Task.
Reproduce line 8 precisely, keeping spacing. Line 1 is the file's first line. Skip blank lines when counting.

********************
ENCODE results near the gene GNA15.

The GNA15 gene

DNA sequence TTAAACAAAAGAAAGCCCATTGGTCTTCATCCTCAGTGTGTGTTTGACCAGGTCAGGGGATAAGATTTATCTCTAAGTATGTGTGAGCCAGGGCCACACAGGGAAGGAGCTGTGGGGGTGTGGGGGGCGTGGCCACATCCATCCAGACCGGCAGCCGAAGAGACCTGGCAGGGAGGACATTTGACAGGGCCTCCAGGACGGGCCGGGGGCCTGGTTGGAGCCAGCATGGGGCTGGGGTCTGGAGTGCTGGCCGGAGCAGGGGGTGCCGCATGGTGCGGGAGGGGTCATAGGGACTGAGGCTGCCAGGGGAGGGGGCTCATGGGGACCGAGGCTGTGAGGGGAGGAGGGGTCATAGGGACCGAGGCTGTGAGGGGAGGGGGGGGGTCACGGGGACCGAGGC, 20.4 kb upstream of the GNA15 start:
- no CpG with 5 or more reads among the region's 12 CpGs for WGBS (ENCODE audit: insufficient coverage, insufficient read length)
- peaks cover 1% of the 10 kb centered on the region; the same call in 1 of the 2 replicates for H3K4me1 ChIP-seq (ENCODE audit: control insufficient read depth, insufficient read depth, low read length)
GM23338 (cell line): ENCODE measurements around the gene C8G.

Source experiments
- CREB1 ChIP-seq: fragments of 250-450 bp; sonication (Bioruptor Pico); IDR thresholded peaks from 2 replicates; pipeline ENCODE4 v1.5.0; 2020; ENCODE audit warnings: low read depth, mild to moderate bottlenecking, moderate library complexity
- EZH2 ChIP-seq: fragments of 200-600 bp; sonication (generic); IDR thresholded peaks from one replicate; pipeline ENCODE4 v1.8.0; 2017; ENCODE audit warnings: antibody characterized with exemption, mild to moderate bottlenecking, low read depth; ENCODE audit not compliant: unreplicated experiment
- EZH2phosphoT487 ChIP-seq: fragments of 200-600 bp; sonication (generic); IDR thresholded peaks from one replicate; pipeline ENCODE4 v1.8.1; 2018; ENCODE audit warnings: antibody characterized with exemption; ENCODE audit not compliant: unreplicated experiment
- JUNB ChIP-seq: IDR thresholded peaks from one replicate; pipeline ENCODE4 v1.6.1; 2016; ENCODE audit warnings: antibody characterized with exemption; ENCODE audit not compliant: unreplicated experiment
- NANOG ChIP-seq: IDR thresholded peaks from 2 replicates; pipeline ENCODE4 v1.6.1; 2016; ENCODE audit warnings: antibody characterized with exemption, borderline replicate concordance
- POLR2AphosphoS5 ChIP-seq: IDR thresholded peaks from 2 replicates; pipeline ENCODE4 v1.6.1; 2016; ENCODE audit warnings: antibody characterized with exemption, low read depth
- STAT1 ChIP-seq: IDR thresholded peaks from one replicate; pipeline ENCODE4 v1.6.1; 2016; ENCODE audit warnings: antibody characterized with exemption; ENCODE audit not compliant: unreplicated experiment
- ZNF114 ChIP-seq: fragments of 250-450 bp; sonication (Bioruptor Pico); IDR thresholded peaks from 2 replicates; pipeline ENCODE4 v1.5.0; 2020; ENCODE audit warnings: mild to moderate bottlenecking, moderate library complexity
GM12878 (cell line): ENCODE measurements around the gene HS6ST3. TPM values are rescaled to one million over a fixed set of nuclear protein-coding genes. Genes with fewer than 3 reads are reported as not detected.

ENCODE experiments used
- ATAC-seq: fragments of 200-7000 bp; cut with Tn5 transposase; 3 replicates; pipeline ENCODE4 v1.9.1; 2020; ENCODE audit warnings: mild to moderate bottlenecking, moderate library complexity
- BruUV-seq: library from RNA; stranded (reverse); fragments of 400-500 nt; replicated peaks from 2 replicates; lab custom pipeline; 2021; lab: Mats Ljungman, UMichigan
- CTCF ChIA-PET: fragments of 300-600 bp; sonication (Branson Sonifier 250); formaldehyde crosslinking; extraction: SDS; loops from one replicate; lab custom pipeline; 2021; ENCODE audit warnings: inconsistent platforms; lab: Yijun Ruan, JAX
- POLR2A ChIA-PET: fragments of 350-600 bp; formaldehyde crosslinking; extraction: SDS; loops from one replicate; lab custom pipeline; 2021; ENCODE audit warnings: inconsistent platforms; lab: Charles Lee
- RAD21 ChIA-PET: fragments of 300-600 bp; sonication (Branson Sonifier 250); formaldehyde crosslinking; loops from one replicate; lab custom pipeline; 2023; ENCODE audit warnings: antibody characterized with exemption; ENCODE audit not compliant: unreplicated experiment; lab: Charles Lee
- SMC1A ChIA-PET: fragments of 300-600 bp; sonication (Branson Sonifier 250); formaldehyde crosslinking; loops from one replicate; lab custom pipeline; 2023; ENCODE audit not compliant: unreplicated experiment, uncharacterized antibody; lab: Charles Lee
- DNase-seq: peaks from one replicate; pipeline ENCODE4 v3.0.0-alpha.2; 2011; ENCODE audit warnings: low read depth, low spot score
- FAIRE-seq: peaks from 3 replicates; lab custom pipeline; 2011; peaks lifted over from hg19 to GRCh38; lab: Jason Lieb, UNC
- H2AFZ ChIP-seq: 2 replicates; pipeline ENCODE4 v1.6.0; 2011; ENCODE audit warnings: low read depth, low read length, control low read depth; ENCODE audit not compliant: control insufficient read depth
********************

- CREB1 ChIP-seq: fragments of 250-450 bp; sonication (Bioruptor Pico); IDR thresholded peaks from 2 replicates; pipeline ENCODE4 v1.5.0; 2020; ENCODE audit warnings: low read depth, mild to moderate bottlenecking, moderate library complexity